Him "well yes they were all sorts of things but I predominantly looked after the apps that were wrote in English... Didn't deal with any wrote in java or chef... Just English"
Me ".... Does anyone else have any questions?"
Safe to say we didn't offer him the job....
!rant - Also sorry this got rather long.
This is actually a psoitive story. I always used to be someone working on his things alone. It was great, I got shit done, I learned something. No one stressing you. But I was also lonely. The thing is that this behavior not only applied to developing. I was also able to observer that behavior in other parts of my life.
So it was time for a change. And I made a change.
It all began by switching my field of studies. Well, not really the field but some details. I switched from plain old computer science to computer science combined with media design. Here in Germany we have a nice word for it. Mediendesigninformatik.
I wish I had made that change earlier. Nonetheless it's never too late to make a change. So I began going to creative courses, like animation or graphic design. Directly from the start I made sure to talk to people. Make them remember me, offered my help because I already had experience with some things etc.
Next up was to get a job. So I got one. Now I'm working as a Game Master for a branding of escape rooms. Fun job. Also something different from developing all day, which is quite nice to do sometimes.
This job is where my change begun. The people there are amazing. I felt instantly like I've found new friends. Actually I also developed a crush on someone there and we are possibly dating soon. Not quite sure about that yet though. That also isn't the point here.
So a month later I moved out of my parents house. Living together with friends now and it's great. I'm so much more creative, so much more shit happens. I feel like a different human.
So I continued working on myself. I wanted to get really good at it. I wanted my groups to succeed whole having a challenge. They were supposed to leave happily, even when they didn't make it. Of course not everyone can be satisfied, but I noticed a positive change. Which motivated me to redesign and rethink the tool we use to give the players hints, manage their time and other stuff.
I was scared at first, but eventually I showed them what I did. Their feedback was surprisingly positive and while it will perhaps never replace our actual tools because our chef is a cheapskate, I was happy to achieve something. This continued. I made more stuff and formed connections.
Now I'm not working on things alone anymore. Recently I started working together with someone and this also was the first time I've made actual money of it. It's not a lot, but I was able to live half a month of it.
This is the beginning and I hope there will be much more. The moment I started showing other people my work and feeling confident about it made me change. I also learned to appreciate other people's compliments and kind of get an high of them, but I'm not sad when they don't like it. I feel like I've grown as a human and are more mature.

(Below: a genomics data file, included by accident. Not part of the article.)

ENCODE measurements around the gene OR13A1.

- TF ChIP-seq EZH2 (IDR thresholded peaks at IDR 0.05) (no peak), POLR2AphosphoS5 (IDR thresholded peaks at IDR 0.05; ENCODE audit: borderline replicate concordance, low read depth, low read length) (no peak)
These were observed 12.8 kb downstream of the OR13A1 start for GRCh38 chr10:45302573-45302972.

Have you experienced something similar? Can't wait to read your stories.3
Is 'long term thinking' a forbidden thing??
I: if we use Chef to deploy our project to the different servers, we can save a lot of time and hassle (also for the server people)
They: Do we need it now, because it takes a lot of time..
Yes, it takes some more time initially but it pays back in the long run especially because now we have a terrible mess of server environments..3
Looking to sharpen and pursue a SysAdmin/DevOps career, looking at online job offers to get the big picture of required skills and I say FUCK. It would take me a lifetime.
Azure, AWS, Google cloud platform.
CD tools: Ansible, Chef or Puppet
Scripting ninja with Python/Node and Shell/Power shell.
Linux & Windows administration
Mongo, MySQL and their relatives.
Networking, troubleshooting failure in disturbed systems
Familiarity with different stacks. Fuck. (Apache, nginx, etc..)
Monitoring infrastructure ( nagios, datadog .. )
CI tools: jenkins, maven, etc..
DB versioning: liquibase, flyway etc.
FUCK FUCK FUCK.
Are they looking for Voltron? FUCK YOU FROM THE DEEPEST LEVEL OF MY DEEP FUCK.1
Is it worthy to spend so much time solving hacker rank, codility, code chef challenges or just learning new technologies and becoming good a t it? At the end, where should we put our energy on?2
as a seasoned systems eng myself, i had huge mental block of "i am not a programmer" whining when starting to incorperate agile/infrastructure as code for more seasoned syseng staff.
leadership made devops a role and not a practice so lots of growing pains. was finally able to win them over by asking them to look at how many 'scripts' and 'tools' they wrote to make life easier... and how much simpler and sustainable using puppet/ansible/chef/salt... and checking in all our sacred bin files and only approved 'scripts' would be pushed thru automation tool after post review.